“Can get like that sometimes. It’s nothing I can’t handle, Zeph, believe me.”
Aileen had discovered an unfortunate inheritance in recent months. The visions of the future and past that had afflicted the women in her family for generations had hit her at a relatively advanced age. When in the grip of one, she lost the ability to see her surroundings and sometimes even control her body. At first she’d made use of her new ability by telling street fortunes, but for the last two months she’d found a far more lucrative gig: the New York Spiritualist Society. She brought on visions for rich ladies with a yearning for spirit photography, ectoplasm, and dead relatives. Considering how much the visions drained Aileen, I didn’t think it a particularly good idea. But she paid about as much attention to my advice as I did to hers.
I sighed, and turned my attention to the screaming brothers.
Things had escalated far enough.
“Boys,” I said, with a deliberate drawl. “Do you think you could tell us what the hell just happened in there? Because we have places to be.”
Kardal—so bilious he seemed like a cloud with flashing eyes—growled. “Tell her, Amir. Explain what she’s done to my home.”
“What I’ve done?” I asked. “I hadn’t known you could cause an earthquake by drinking a sidecar. Prohibition must work a lot better in Shadukiam.”
But Amir didn’t laugh. He looked genuinely worried, which was never a good sign. “Too much power has built up from your unused wish. It’s pooling in Shadukiam. I hadn’t thought it would have reached that level—”
“You should have—”
“Fine, Kardal. I should have. I thought it would be safe enough to bring you there, Zephyr, but your presence created a kind of warp. It started to destabilize the power keeping Kardal’s palace together.”
Kardal allowed himself to coalesce into a form recognizably human. “You must make a wish, Zephyr. Even now, it might be dangerous to release so much energy into the world at once, but if you wait any longer, the danger will be much worse.”
I forced down a shiver. “I had no idea the situation was so serious.”
He frowned. “Brother, the council has summoned you about this problem twice in the last month. How could you not have told her?”
Amir tapped his foot in discomfort. “It didn’t seem fair.”
“Fair! What’s fair, then, destroying my home? Causing problems for all the djinni because of this excess power? Bad enough for you to have two vessels in so many years. Do you think our brothers do not notice? That our father doesn’t?”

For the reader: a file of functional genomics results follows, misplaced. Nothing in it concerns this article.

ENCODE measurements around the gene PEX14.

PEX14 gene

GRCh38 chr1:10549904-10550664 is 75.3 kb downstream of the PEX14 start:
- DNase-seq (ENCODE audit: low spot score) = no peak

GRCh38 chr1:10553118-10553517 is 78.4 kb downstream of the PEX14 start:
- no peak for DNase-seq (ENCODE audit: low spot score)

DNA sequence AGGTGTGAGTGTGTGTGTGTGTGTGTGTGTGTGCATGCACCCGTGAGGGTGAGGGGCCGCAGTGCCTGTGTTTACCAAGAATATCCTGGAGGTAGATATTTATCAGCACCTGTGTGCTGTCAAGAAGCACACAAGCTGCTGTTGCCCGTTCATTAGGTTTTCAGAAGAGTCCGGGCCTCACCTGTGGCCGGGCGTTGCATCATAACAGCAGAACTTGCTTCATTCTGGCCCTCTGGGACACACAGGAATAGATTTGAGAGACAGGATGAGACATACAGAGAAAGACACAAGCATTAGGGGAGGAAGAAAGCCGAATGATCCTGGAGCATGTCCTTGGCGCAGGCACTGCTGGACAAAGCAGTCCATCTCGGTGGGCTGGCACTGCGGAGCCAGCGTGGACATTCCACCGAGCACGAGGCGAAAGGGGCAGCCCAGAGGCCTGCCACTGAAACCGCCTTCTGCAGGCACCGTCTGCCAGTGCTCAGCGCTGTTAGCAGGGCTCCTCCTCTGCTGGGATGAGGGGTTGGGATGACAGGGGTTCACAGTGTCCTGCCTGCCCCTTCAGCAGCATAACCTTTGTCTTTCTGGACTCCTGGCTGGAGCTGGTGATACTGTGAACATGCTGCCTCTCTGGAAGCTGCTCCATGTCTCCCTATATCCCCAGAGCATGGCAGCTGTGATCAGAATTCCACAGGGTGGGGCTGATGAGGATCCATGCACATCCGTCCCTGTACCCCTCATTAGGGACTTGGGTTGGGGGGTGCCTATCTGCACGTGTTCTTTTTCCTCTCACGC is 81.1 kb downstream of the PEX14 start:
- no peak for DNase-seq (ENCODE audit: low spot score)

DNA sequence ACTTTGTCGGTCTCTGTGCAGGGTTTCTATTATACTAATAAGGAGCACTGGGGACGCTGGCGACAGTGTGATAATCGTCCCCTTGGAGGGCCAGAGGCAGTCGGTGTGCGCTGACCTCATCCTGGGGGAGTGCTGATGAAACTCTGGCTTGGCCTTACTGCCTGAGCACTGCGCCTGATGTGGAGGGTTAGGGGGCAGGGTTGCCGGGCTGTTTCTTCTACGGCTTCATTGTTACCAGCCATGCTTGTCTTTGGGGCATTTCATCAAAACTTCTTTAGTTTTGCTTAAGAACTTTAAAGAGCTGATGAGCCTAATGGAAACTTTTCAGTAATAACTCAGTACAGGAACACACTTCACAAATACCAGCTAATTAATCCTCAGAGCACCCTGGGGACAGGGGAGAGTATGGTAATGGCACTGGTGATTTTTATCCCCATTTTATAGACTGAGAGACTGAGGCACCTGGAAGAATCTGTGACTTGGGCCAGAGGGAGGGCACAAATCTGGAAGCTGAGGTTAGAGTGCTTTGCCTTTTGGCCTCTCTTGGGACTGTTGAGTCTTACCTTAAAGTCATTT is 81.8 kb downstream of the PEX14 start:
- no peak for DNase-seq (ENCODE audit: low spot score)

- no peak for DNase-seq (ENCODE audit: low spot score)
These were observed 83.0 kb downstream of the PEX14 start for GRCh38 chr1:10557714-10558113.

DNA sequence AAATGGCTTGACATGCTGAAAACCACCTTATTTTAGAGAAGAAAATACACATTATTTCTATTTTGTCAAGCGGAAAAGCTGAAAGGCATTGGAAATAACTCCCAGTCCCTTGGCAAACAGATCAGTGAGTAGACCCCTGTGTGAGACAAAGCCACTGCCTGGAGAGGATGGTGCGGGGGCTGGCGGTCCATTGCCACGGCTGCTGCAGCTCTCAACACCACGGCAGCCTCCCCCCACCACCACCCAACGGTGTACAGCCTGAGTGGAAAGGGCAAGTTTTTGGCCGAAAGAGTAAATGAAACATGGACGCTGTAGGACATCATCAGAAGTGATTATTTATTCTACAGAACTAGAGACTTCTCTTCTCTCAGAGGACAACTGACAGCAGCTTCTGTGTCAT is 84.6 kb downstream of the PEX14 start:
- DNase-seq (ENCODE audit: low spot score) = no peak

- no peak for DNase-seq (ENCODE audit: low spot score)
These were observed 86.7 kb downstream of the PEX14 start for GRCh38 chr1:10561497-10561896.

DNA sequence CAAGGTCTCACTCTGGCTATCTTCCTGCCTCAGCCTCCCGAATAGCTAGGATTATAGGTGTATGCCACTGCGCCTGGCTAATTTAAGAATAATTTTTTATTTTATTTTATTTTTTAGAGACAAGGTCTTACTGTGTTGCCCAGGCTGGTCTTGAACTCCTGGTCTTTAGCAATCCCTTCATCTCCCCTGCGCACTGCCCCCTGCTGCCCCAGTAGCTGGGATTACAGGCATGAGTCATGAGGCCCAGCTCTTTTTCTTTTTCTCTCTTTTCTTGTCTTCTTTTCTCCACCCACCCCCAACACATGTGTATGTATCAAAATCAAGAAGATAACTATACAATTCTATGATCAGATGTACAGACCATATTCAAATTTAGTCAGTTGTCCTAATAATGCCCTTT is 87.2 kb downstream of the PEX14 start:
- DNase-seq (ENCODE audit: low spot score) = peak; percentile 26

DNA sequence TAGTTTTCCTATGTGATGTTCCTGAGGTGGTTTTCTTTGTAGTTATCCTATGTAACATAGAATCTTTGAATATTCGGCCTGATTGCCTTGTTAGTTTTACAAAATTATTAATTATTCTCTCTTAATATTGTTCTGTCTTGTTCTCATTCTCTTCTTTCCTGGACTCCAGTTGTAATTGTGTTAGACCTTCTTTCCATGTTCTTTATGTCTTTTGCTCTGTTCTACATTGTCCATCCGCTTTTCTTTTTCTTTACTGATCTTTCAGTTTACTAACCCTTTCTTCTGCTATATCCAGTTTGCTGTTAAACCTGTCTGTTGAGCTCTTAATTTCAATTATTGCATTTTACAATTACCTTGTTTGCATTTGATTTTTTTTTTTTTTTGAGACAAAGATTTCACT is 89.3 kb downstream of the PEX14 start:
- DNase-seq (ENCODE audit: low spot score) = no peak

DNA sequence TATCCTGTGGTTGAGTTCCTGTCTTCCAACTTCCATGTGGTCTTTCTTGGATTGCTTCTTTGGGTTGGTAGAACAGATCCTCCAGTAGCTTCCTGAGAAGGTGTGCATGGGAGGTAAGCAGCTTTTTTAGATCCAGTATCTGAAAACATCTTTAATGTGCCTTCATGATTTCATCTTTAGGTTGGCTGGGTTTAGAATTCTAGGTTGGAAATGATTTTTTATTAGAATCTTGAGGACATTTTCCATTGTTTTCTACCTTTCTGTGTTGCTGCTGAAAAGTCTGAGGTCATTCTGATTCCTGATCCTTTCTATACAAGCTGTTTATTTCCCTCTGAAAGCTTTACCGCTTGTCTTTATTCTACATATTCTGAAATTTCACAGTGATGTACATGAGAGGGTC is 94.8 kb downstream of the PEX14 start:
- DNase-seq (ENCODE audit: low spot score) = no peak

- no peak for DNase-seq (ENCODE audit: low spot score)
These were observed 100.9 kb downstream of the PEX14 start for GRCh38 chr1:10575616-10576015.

“Oh, Kashkash preserve us, Kardal—”
“Indeed, you had best hope he preserves you!”
I stood up. They turned to look at me with such a unison of surprise I had no trouble at all believing they were brothers. “Give me a week,” I said.
“It’s too long—”
“A week,” I repeated, firmly. “Give me that long, and then I promise to make a wish.”
Give me one more chance to find a way to break this bond before Amir gets stuck with me forever.
Kardal gave me a long stare, and then nodded. “A deal, Zephyr. And Amir, I trust you will not be so foolish as to bring her back to my home before then?”
He didn’t wait for Amir’s answer, just burst into flame and left nothing of himself but a few ashes on the brocade couch.
“Well, that was exciting,” Aileen said, her acerbic voice cutting the silence.
“I don’t think your toast worked, Amir,” I said.
He shook his head with a bitter smile. “You’d think I’d have learned by now,” he said, “to beware making wishes in our city of roses.” Because Amir had used his previous worldly apartments as a storage facility for Faust, he had determined it would be prudent to move. Instead of finding another ware house in which to install his flashy, opulent tastes, he’d instead opted to rent a suite of rooms in the Ritz hotel. We left Amir soon after Kardal’s more flamboyant departure. The doorman let Aileen and I into the summer heat with barely a lift of his eyebrows, which was good of him, given our disheveled states. My roommate and I parted ways at Times Square.
“Got a séance tonight,” she said.
“Are you sure that’s—”
“It’s fine, Zephyr,” she said, with a look that said are you one to talk? I subsided. “Take care of yourself.”
Her face softened for a moment, and she hugged me. “You too. Make that wish, all right? I felt a bit of what was coming down on that place. It’s nothing to trifle with.”